Home Budget, Economy Virginia General Assembly 2024 Session Enters Its Final Week…Likely with Budget Not...

Virginia General Assembly 2024 Session Enters Its Final Week…Likely with Budget Not Completed

Along with the budget, some big issues (e.g., arena, Metro funding) remain outstanding...


by Cindy, cross-posted from VAPLAN

The final week of (regular) session is ahead. It’s pretty apparent that the budget negotiations will not be completed before they need to adjourn sine die next Saturday, so they will have to come back for a special session to vote on the budget. Below we highlight what passed, what failed, and what’s outstanding as we go into the last week.

QUOTE OF THE WEEK, Lieutenant Governor Sears gives the world’s worst “apology” after misgendering Senator Danica Roem: “Let it be known, I am not here to upset anyone. I am here to do the job that the people of Virginia have called me to do. And that is to treat everyone with respect and dignity. I myself at times have not been afforded that same respect and dignity. But in this body, and as long as I am President of the Senate, and by the grace of god, I will be treated with respect and dignity and I will treat everyone else with respect and dignity.”

What passed:

  • Third time is the charm for a bill (SB14-McPike; HB805-Rasoul) to allow all localities to raise their local sales tax (if the voters approve in a referendum) to fund school construction projects–currently only nine localities have been approved to do so by the General Assembly.
  • 5 day waiting period for purchasing a firearm (HB1195-Hayes; SB273-Subramanyam) passed both chambers.
  • House (HB418-Simon) and Senate (SB259-Surovell) bills to allow class action lawsuits in Virginia (currently Virginians can participate in federal class action suits, but there is no such cause of action in Virginia state courts) passed on party-line votes.
  • Paid Family and Medical Leave insurance program bill (Boysko) passed both the House and the Senate. It would begin paying claims of up to eight weeks for covered individuals beginning January, 2027, paid for through payroll deductions into the program.
  • Bill (SB212-Rouse)to legalize and regulate so-called skill game machines is headed to the Governor’s desk, although he has expressed concerns with the bills. The House cognate (HB590-Hayes) has not yet had its final floor vote.
  • Bills (HB698-Krizek; SB448-Rouse) to create a legal retail marijuana market have passed both chambers. Applications for licenses accepted 9/2024, with preference given to microbusinesses including those who suffered hardships due to the war on marijuana; retail sales begin 5/2025; tax rate is 11.625%.
  • House (HB568-Askew) and Senate (SB517-Williams-Graves) bills to remove the tax exemption for Daughter of the Confederacy and other Confederacy organizations are on their way to the Governor’s desk.
  • HB925 (Shin) to require 48 hours written notice on a vehicle in a residential parking lot before it can be towed for expired registration passed both chambers.
  • SB274 (Deeds) to create a Prescription Drug Affordability Board to increase drug pricing transparency and look for ways to lower costs passed both chamber. The House cognate (Delaney) should be voted on in the Senate next week.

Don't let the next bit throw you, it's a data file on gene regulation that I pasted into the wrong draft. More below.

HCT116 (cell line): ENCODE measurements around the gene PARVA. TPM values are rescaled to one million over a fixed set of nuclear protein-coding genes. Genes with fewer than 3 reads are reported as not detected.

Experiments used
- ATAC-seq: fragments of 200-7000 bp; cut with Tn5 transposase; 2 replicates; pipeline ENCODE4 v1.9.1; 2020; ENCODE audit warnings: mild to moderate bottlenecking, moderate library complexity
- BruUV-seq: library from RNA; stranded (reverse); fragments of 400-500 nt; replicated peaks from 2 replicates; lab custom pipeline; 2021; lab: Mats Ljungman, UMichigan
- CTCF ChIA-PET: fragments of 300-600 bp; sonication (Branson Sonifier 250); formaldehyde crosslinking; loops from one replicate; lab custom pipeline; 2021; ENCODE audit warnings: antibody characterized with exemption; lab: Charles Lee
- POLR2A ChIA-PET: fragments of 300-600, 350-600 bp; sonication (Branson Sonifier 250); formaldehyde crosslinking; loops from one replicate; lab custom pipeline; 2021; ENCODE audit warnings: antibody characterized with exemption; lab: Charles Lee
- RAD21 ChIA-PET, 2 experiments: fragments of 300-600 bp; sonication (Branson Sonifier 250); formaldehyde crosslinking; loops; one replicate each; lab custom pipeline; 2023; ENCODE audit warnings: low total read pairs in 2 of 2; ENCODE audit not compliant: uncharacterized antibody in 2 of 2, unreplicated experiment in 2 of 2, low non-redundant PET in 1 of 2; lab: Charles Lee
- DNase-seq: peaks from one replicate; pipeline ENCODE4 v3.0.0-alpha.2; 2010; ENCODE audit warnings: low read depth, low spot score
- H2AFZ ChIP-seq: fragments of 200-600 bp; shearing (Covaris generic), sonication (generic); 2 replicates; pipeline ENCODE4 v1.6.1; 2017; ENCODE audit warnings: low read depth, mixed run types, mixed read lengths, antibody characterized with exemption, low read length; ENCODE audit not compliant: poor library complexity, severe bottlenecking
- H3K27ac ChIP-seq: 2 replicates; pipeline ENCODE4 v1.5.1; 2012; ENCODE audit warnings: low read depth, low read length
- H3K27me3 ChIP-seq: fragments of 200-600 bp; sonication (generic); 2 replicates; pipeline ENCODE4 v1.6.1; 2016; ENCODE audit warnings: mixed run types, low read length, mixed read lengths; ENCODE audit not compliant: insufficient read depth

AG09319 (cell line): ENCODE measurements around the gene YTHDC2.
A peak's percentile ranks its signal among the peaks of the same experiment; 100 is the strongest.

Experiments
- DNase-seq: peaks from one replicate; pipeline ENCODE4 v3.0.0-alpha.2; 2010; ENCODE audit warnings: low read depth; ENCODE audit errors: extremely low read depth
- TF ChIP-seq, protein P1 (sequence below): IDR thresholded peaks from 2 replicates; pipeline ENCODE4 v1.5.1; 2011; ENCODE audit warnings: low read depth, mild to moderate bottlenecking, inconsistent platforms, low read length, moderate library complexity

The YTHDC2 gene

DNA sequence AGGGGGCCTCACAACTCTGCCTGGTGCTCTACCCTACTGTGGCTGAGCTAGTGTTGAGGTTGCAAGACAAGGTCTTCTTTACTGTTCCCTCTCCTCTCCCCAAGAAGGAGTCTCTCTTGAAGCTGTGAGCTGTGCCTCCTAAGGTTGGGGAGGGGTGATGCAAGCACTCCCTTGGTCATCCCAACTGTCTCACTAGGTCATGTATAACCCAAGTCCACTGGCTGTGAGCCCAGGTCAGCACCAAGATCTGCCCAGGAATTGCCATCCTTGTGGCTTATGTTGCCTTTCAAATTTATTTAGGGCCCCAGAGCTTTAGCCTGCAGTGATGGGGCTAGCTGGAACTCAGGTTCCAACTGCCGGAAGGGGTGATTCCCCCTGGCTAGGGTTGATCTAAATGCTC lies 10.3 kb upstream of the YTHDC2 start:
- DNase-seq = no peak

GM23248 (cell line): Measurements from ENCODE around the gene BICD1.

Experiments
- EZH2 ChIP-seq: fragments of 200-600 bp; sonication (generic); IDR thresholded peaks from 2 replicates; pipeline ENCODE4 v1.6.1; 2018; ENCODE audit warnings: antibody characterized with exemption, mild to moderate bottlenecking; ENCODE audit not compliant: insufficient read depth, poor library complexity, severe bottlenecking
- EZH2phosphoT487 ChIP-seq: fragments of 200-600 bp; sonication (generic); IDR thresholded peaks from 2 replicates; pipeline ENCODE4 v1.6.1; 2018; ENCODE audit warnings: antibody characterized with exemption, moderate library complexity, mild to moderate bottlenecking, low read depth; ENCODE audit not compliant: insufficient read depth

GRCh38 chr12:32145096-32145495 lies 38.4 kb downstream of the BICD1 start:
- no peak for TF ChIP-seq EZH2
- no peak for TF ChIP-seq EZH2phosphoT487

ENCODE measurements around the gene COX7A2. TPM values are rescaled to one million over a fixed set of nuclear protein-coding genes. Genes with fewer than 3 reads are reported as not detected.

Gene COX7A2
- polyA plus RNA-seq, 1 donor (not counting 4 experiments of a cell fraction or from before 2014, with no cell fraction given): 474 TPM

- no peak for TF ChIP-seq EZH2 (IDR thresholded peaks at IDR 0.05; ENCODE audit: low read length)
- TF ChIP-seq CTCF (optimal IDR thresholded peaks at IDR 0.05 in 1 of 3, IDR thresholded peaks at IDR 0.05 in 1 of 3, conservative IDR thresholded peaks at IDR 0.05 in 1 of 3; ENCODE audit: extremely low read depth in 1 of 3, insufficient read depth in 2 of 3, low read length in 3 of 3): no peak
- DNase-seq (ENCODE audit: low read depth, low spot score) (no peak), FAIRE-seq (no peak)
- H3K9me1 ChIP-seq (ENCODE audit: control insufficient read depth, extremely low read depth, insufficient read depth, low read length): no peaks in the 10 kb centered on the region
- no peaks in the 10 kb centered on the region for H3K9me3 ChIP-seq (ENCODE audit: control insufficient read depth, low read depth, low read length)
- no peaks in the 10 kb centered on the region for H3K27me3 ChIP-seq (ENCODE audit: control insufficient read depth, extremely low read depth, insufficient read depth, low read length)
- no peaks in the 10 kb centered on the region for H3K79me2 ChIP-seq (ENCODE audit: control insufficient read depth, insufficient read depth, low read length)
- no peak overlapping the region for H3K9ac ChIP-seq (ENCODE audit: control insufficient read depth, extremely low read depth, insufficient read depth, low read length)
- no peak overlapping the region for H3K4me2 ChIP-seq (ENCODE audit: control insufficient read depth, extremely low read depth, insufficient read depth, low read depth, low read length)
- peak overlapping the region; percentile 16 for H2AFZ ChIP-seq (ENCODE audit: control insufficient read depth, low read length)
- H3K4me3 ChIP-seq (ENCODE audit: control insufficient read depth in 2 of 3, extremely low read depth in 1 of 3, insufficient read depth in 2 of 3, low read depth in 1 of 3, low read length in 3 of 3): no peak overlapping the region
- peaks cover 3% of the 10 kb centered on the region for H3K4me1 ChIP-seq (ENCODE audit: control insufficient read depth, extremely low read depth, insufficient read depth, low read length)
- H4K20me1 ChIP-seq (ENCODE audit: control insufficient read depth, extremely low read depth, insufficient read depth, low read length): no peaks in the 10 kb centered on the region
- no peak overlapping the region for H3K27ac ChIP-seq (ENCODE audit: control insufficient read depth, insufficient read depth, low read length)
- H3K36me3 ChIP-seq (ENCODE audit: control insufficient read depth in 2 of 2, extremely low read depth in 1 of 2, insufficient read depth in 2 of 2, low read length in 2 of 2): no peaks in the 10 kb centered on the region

What failed/was left in committee:

  • SB628 (Aird) to allow Petersburg to hold a referendum on whether to host a casino was left in House Appropriations.
  • A bill (HB210-Martinez) to allow trusts and medical directives to be signed and notarized electronically, and wills to be executed by electronic means failed to pass on the Senate floor.
  • House (HB834-Cousins) and Senate (SB427-Deeds) versions of the Second Look legislation to allow judges (with approval of prosecutor and victims) to reconsider long sentences in light of rehabilitative work done by the incarcerated person died in House and Senate Appropriations committees.
  • A *crappy* outcome on the Senate floor for a bill regarding notifying owners of alternative sewage systems of their maintenance responsibilities (HB1052-Batten).
  • SB316 (Salim) to allow the Town of Vienna to require a 10 year tree canopy in developments failed in the House, requiring a 2/3 majority vote.

What’s still outstanding:

  • The House budget bills HB29 and HB30 are in conference (conferees are Delegates Torian, Sickles, Bulova, Carr, Austin, Bloxom; and Senators Lucas, Deeds, Locke, Boysko, McDougle, Pillion). The Senate budget bills, per custom and tradition, were left in the House Appropriations committee.
  • HB81 (Simon) to eliminate the common-law crime of suicide reported from Senate Courts late this week and will have a floor vote early next week.
  • HB107 (Sullivan) to create the Electric Vehicle Rural Infrastructure program reported from Senate Finance and Approps but has not yet been to the Senate floor.
  • Related but not identical junk fee consumer protection bills have passed both chambers but will most likely need a conference committee. The House bill (Helmer) pertains solely to entertainment ticket prices–the Senate put a re-enactment clause on it stating that it would have to be passed again next session to take effect. The Senate bill (Pekarsky) pertains to junk fees more broadly for all sorts of consumer products–the House “conformed” it to their ticket price bill before passing it. Stay tuned.
  • After passing the House with bipartisan support, the Restroom Access Act (Coyner) to allow certain people with medical conditions to use employee restrooms was docketed to the wrong committee in the Senate, and will be heard in Commerce and Labor on Monday.

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